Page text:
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Resources to Help Youth With Complex Medical Needs Prepare for Adulthood

When a child turns 18, they are legally an adult. For the medically complex population, this transition requires families to make decisions surrounding the patient’s legal rights and responsibilities, as well as their healthcare in the future.

Many patients also need to prepare to transition to adult physicians once they reach a certain age (often somewhere between 18-25, depending on the system) – and experts recommend that conversation begins with providers as early as age 12.

While patients don’t need to worry about transitioning off of service with PHS as long as we have a contract with their insurance provider, we have put resources together to lay the groundwork for these discussions while exploring various aspects of entering adulthood. is a hub you can come back to time and time again as your child grows.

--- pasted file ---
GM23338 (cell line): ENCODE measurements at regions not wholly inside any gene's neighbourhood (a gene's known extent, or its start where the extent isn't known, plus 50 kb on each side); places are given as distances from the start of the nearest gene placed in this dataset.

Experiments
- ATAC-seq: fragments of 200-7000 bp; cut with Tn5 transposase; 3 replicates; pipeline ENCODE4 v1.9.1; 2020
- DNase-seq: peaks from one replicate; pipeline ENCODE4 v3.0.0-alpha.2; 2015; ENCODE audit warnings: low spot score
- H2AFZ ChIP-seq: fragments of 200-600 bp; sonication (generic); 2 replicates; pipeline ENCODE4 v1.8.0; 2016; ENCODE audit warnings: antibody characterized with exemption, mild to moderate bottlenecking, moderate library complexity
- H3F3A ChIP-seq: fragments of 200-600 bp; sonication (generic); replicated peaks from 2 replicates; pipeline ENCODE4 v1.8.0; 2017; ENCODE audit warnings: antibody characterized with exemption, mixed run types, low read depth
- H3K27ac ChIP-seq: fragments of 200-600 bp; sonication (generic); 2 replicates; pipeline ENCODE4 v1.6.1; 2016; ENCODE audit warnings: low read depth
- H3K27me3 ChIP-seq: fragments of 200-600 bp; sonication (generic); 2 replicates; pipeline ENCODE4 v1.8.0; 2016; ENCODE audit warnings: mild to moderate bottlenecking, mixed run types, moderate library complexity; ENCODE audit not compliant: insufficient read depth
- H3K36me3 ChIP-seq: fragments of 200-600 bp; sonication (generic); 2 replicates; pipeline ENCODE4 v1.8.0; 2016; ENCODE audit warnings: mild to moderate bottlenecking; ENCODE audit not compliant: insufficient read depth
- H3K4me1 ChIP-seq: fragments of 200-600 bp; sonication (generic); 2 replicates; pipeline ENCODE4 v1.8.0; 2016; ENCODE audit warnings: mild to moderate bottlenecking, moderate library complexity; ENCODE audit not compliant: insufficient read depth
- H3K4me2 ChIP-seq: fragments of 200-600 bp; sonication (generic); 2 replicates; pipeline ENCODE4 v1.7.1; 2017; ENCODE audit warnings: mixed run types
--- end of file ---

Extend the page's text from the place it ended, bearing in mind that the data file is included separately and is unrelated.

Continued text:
Helpful and Trusted Resources

Whether you are thinking about guardianship or switching adult care providers, employment opportunities or what your child is ready to manage, we have put resources together from trusted sources to help start the conversation and guide you through the process. Choose any of the options below to be led directly to tools that pertain to that topic, or visit to view the entire page. 

Tools to Help Parents & Children Prepare

Having access to the right tools can make all the difference as families prepare for a child to transition into adult care. We have put together four resources, adapted from, that provide a starting point for caregivers and youth alike to evaluate and organize the needs for a patient. 

Taking It Step By Step

Many children with medical complexities have been followed by the same doctors their entire lives, and know their hospitals and clinics well. For this reason, it can feel daunting to prepare to transition into the adult healthcare system – but it doesn’t have to be. By taking things one step at a time and starting the conversation early, you can be proactive and feel prepared for the eventual change.

If you have any questions or are looking for more resources, visit the Youth & Families page on, or email 

Originally published: March 21, 2019